While health care professionals work tirelessly to curb the spread of COVID-19, pediatricians are offering a friendly reminder to parents to stay on top of their children’s immunizations.
“The last thing we would want to see is an increase in vaccine-preventable illnesses as a consequence of this pandemic,” said Dr. Katherine Addison , a pediatrician at Novant Health Dilworth Pediatrics.
Adhering to a vaccine schedule can ward off serious conditions such as pertussis (commonly known as whooping cough), measles, mumps, tetanus and polio. The World Health Organization said recently in a statement that a “disruption of immunization services, even for brief periods, will result in increased numbers of susceptible individuals and raise the likelihood of outbreak-prone vaccine-preventable diseases (VPDs) such as measles.”
“We need to keep bad bacteria from rearing its ugly head in the community,” Dorsey said. “It's important to maintain that protection in a vulnerable population, like kids under two. Their immune systems are not as strong. They're not as developed. So, when we continue those vaccine schedules, we're promoting health not only for the kids, but also we're reducing the spread within the community.”
Many Novant Health clinics, including Novant Health Arboretum Pediatrics 51, are finding creative ways to continue in-person visits. In some cases, Dorsey completes the visit in the parking lot, administering a vaccine while the child is in their car seat. In other cases, the child may need to come inside. As an added precaution, the clinic has designated certain entrances and office hours for well and sick visits.
Other visits are solely virtual – completed from the safety of home. Anxiety over the COVID-19 pandemic has prompted more than 33,000 video visits at Novant Health since March 12. The service allows you to meet with a provider from the comfort of your home.
“Our goal is to minimize physical contact – unnecessary physical contact between patients, and doctors and nurses in our office,” Dorsey said.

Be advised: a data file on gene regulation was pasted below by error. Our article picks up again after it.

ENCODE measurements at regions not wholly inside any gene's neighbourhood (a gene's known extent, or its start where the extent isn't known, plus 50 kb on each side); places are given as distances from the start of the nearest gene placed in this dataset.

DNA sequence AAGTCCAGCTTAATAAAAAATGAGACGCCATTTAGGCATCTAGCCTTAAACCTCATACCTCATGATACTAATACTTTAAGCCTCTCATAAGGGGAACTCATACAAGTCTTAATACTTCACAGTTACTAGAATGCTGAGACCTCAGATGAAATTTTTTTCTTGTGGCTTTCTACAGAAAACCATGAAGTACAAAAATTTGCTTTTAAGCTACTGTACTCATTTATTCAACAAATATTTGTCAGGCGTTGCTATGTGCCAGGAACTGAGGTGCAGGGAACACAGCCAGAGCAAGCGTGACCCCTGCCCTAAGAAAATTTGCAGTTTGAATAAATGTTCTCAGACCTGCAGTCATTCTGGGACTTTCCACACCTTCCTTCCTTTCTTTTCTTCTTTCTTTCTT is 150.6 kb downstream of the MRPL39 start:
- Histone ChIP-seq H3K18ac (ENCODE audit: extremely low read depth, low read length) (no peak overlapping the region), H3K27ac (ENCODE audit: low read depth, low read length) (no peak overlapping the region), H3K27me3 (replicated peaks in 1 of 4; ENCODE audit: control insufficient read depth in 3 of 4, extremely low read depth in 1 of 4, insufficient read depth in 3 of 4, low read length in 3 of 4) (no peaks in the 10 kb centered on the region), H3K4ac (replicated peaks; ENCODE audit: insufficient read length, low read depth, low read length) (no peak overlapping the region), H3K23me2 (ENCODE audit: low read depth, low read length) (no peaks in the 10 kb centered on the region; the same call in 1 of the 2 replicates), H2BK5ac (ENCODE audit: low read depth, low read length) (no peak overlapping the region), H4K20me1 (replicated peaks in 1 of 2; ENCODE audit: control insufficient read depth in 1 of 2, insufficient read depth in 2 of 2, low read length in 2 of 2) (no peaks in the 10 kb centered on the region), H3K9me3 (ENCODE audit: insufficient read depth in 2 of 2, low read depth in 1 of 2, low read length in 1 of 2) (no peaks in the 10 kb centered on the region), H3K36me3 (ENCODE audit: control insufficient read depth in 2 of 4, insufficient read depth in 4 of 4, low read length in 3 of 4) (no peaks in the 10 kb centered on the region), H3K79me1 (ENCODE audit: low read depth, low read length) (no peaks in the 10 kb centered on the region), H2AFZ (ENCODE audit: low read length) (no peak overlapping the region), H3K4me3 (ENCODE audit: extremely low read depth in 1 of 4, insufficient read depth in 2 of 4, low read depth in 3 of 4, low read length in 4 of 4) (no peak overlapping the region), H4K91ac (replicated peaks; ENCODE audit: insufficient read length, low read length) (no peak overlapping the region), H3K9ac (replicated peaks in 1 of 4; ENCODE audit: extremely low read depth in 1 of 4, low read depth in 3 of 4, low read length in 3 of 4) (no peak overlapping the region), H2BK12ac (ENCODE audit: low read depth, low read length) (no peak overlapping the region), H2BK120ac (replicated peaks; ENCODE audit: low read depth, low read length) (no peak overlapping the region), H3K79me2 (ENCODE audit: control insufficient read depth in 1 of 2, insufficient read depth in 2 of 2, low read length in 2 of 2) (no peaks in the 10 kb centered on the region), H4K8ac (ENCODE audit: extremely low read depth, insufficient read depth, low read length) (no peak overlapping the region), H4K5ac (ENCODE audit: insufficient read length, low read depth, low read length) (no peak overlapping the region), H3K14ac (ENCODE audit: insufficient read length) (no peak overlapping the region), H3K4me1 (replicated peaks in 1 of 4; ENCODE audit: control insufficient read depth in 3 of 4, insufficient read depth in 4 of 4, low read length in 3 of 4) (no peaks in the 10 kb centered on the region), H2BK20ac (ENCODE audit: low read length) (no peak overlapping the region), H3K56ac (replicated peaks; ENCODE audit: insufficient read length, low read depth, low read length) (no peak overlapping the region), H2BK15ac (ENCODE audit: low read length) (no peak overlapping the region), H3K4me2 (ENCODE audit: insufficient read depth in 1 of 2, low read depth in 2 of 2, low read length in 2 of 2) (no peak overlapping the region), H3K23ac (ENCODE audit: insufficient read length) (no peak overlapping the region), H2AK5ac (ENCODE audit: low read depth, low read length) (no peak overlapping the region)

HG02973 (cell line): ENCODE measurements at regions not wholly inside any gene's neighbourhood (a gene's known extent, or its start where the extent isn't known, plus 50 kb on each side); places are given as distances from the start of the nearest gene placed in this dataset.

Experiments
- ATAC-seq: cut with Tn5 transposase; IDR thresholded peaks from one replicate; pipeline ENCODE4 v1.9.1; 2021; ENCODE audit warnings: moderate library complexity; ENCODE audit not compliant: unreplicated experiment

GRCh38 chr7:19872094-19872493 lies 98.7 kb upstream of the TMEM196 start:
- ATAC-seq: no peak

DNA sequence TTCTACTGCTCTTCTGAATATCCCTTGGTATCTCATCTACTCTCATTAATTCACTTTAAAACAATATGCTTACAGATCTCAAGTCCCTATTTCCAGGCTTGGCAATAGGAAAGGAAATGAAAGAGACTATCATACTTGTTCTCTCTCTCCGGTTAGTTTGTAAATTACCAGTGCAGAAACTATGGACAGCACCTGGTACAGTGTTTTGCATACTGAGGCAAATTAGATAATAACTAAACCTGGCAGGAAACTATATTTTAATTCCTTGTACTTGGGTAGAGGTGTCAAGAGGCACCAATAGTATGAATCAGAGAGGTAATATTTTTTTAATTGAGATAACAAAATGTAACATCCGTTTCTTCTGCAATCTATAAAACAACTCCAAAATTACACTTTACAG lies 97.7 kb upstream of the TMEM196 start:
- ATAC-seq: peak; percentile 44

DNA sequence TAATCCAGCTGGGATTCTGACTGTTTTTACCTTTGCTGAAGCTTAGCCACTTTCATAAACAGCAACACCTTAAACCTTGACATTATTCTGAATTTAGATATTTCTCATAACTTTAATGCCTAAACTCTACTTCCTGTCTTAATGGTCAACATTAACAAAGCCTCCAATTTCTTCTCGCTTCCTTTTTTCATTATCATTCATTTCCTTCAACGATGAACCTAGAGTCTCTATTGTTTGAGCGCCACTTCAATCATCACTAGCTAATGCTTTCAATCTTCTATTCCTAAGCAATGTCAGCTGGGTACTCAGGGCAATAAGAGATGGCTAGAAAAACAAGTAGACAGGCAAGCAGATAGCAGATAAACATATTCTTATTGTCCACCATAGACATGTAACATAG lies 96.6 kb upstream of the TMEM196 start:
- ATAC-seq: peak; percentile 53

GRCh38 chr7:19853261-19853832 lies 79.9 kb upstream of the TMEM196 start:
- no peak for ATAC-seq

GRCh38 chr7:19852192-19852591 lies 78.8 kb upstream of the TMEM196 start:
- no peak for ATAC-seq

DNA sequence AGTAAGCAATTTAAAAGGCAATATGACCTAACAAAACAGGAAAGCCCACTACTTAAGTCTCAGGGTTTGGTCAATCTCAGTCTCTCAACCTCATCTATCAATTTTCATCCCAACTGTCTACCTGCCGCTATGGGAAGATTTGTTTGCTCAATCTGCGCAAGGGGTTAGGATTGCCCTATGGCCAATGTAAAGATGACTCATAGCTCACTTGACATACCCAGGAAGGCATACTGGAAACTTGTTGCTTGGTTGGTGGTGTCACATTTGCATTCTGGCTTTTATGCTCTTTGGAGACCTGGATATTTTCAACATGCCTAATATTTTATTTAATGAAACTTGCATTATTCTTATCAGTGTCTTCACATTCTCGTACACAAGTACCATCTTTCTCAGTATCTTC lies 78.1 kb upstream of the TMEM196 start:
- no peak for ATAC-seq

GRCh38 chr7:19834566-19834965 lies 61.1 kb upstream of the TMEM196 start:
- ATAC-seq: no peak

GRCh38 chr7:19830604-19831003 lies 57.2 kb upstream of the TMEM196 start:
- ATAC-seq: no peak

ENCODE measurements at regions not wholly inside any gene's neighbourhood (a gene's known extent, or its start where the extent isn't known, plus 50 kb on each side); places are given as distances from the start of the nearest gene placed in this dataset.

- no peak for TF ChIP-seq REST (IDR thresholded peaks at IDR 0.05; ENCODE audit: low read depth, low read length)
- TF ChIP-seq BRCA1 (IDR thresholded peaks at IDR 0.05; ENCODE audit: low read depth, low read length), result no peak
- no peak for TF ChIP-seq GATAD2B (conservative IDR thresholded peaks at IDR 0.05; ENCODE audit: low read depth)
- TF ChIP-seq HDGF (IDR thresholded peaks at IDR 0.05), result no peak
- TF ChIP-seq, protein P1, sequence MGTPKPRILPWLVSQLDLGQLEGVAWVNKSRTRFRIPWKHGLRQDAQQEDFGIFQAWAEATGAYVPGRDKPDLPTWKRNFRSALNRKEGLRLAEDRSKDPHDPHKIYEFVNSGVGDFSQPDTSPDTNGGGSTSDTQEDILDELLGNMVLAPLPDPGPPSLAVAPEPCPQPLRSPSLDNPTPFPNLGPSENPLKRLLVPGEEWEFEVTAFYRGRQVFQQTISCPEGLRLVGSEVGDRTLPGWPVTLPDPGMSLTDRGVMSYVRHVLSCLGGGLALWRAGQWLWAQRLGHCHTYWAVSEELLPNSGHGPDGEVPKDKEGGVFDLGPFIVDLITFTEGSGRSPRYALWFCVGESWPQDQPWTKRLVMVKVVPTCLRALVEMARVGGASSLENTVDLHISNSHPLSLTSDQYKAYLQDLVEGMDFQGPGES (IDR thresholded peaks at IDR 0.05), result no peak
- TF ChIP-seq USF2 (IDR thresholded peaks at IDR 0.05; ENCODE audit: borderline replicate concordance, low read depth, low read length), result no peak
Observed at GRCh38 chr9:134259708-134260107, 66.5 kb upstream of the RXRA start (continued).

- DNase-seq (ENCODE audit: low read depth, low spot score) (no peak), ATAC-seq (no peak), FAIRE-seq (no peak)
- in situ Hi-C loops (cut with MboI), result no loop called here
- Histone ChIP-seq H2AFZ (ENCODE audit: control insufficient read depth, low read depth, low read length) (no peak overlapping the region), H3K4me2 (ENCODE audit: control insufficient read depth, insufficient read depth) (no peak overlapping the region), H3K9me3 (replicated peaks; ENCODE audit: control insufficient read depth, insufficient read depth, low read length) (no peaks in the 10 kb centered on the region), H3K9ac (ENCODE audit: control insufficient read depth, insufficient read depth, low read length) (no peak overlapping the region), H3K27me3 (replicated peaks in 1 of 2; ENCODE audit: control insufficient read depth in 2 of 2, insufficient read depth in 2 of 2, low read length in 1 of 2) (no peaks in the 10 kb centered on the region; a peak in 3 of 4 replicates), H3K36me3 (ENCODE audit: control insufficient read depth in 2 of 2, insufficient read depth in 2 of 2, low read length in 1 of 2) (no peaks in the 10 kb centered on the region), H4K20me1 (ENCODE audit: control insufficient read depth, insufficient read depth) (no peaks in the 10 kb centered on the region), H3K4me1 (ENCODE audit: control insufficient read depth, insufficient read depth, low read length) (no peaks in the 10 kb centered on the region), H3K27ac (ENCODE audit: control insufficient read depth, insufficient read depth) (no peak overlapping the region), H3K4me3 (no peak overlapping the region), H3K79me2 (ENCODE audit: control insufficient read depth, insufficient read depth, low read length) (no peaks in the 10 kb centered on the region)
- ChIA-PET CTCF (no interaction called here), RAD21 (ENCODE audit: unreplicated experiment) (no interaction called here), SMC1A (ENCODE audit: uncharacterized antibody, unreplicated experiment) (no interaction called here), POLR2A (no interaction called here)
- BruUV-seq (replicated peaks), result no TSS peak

Dorsey estimates about 75% of his patient appointments can be handled virtually right now – anything from feeding questions, reflux, constipation, abdominal pain and routine wellness checks. He also noted a decrease in sick visits.
“Fortunately, because schools have been out, there has not been as much cold and cough in our Charlotte community. So, the traditional office visits that we have seen in the past with fever, runny nose, cough, wheezing, sore throats – those have been minimalized.”
Dorsey said Novant Health providers will work with patients on a case-by-case basis to determine if a visit should be postponed or moved virtually.
“My advice to parents who have concerns regarding checkups would be to call their doctor and talk to them about that and see what can be done. Some doctors might suggest just to put it off until the summer and then other doctors might say, ‘Hey, it's best to maintain your office visits via video, or potentially have the exam done in parking lot with appropriate protective gear’,” Dorsey said.
Parents are encouraged to contact their pediatrician to learn more.
Novant Health team members are on the front lines in the battle against the COVID-19 pandemic. Novant Health Foundation has established a new fund dedicated to supporting our teams, as well as the overall response to the pandemic. Contributions will support team members and help fund testing and medication to support patient care, as well as medical supplies. To donate, click here.